Fine Art Photography Daily

Thesis Project: Leah Schretenthaler

Schretenthaler_Invasive Species_1 - Leah Schretenthaler

© Leah Schretenthaler, Diamond Head from Kapiolani Park, 2020, Laser Etched Silver Gelatin Print

When looking at Leah Schretenthaler‘s work, what excited me the most was it’s place as a new investigation into a very heavy mythologized geographic location. Hawaii has long been a place of interest for photographers, and for good reason, but Leah’s work feels like it takes all of that and flips it on it’s head. Seeing traditional darkroom processes combined with new technological practices is a refreshing take on what a darkroom print is and should look like.

Schretenthaler_Invasive Species_2 - Leah Schretenthaler

© Leah Schretenthaler, Ko’olau Range, 2018, Laser Etched Silver Gelatin Print

The Invasive Species of the Built Environment

The land of Hawaii is vast, luxurious, and idyllic, but past the wanderlust images the land is very controversial. The growing population and tourism continues to threaten the space and its ability to accommodate all the occupants. From the research telescopes on the mountain of Maunakea on the Big Island, to the crumbling rail project on Oahu believed to fix the traffic problem, these infrastructures have augmented the land. The industrial growth happening in Hawaii goes beyond simply manipulating the landscape; it destroys the historical records and spiritual places that have existed there for millions of years. Through these photographs, the attention focuses on the spaces that these infrastructures impede on the natural environment, instead of colors of the idyllic Hawaii. Using silver gelatin prints which consist of selected, man-made spaces that have been attempted to be removed, create a burnt and sometimes empty area. The use of a laser cutter to cut the structure from the landscape leaves scar upon the image. The removed spaces aid in seeing what Hawaii would be like without these impositions. The areas that have been removed from the images are not being replaced with anything and therefore communicate the natural impingement this structure has on the environment, even if it were to be removed. However, the process of trying to remove these objects has weakened the paper and metaphorically weakened the landscape it is trying to depict. The areas that have not been completely removed leave a faint and thin layer of paper residue. The structures still exist and can never be completely erased. However, it draws attention to what is becoming the built environment in Hawaii. These invasive infrastructures have impinged on the natural environment. Although these images discuss visually the reality of Hawaii, it brings to light that this is not a one-state problem. Much like the invasive species that we eradicate from our gardens and fields, so too should we approach these human invasions onto the landscape. No longer should humanity build for the sake of building; but should instead question the social and political concerns that exist in the natural world. – Leah Schretenthaler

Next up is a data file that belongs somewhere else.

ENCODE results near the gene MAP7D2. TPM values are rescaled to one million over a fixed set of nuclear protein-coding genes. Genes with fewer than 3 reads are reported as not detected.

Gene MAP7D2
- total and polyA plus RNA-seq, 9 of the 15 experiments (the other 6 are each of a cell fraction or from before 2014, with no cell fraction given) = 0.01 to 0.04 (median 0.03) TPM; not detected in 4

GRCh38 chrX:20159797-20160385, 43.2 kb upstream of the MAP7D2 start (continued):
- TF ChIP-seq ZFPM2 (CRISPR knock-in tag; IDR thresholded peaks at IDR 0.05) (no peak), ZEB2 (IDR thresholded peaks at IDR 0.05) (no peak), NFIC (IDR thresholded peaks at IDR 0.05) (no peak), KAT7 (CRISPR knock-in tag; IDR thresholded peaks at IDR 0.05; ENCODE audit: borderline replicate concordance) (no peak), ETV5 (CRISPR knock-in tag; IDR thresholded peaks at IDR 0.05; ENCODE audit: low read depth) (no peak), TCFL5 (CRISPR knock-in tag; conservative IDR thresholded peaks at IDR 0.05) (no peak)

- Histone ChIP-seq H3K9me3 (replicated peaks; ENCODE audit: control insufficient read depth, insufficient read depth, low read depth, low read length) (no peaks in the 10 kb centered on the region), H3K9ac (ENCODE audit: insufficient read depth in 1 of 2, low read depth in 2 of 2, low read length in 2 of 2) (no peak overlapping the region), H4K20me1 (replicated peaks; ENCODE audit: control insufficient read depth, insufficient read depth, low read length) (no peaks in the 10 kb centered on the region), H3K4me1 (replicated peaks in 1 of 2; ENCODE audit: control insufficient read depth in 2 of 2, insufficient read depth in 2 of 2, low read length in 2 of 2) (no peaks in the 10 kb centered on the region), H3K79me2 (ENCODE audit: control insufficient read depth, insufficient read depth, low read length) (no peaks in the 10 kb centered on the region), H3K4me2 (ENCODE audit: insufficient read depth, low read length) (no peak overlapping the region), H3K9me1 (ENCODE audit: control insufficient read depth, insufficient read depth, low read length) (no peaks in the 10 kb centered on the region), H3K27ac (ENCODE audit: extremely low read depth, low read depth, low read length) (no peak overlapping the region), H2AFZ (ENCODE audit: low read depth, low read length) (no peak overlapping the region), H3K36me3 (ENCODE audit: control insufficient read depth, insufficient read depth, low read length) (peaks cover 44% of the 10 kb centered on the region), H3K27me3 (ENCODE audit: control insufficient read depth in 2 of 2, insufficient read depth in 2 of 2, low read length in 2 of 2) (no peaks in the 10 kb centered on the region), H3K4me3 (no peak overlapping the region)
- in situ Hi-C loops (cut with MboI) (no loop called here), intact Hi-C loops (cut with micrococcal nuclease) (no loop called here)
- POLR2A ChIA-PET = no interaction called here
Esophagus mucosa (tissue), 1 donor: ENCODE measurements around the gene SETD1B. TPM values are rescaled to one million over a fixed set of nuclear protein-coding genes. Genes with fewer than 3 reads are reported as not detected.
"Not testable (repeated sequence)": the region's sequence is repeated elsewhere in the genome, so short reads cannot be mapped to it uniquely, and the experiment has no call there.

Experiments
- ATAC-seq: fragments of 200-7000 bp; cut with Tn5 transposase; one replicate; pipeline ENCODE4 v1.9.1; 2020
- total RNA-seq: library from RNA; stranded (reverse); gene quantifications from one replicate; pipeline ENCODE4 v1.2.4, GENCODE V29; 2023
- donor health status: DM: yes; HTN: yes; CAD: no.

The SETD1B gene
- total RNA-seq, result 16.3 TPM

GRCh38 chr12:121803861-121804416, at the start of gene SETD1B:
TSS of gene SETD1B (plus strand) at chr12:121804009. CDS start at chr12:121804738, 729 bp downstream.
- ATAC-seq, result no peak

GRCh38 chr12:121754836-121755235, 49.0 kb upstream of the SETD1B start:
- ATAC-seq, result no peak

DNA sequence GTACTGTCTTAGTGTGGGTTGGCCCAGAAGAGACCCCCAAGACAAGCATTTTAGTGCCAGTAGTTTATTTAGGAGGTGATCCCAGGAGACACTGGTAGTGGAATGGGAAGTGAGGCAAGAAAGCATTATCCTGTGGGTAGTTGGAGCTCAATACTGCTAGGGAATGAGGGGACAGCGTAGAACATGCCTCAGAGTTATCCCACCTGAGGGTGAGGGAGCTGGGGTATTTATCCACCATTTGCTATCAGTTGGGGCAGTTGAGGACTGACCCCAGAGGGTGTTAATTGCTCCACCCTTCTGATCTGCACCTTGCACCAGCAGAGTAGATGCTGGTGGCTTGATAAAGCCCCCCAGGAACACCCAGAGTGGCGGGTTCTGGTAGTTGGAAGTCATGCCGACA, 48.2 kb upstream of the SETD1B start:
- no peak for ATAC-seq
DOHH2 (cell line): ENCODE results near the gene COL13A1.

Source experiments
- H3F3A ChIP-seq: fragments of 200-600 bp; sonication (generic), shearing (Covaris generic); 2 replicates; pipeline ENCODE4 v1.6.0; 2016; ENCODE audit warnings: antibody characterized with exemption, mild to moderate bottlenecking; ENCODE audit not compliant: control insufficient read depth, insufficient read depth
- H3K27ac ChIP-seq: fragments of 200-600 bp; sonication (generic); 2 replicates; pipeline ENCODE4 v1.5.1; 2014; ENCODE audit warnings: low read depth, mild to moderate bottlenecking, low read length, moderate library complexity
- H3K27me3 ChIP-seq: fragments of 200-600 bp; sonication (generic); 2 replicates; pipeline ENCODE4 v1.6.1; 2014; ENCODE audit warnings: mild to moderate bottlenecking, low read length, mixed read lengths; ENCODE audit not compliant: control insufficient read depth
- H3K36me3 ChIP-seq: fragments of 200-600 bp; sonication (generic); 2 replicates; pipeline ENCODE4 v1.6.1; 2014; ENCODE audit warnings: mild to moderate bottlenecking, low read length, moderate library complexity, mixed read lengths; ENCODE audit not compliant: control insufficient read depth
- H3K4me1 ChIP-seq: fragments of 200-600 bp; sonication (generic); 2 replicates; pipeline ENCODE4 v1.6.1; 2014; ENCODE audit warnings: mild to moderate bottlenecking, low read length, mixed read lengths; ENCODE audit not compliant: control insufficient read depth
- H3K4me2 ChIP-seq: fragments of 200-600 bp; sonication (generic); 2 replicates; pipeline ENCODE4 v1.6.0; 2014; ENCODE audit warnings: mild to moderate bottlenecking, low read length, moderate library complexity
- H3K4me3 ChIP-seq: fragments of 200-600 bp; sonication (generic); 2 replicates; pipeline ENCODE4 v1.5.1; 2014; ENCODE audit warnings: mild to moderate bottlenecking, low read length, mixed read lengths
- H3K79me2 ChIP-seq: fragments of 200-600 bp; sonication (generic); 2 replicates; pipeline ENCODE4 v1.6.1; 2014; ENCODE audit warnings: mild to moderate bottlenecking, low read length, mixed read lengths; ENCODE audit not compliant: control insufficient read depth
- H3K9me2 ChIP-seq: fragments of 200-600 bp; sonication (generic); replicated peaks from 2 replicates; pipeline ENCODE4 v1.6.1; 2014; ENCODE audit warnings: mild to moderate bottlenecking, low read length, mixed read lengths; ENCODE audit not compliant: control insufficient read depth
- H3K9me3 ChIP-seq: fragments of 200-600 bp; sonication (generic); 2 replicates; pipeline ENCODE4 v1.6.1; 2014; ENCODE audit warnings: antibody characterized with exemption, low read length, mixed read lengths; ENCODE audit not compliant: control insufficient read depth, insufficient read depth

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© Leah Schretenthaler, Hawaii Kai Valley and Lagoons from Koko Head, 2020, Laser Etched Silver Gelatin Print

 Brennan Booker:  In this time of social-distancing and greater isolation, how have you adapted your studio practice to the current situation, and and how is it impacting the work you’re making now? 
Leah Schretenthaler: During this time I have converted a small section of my basement into a darkroom. Since I am unable to travel back home to Hawaii to continue to make work, I have shifted my practice to camera-less photography. I am now creating landscapes in the darkroom. My practice has also shifted to become more sculptural. I am currently using materials I have collected and experimented with during my time in graduate school and I am creating a materiality book that references my thesis.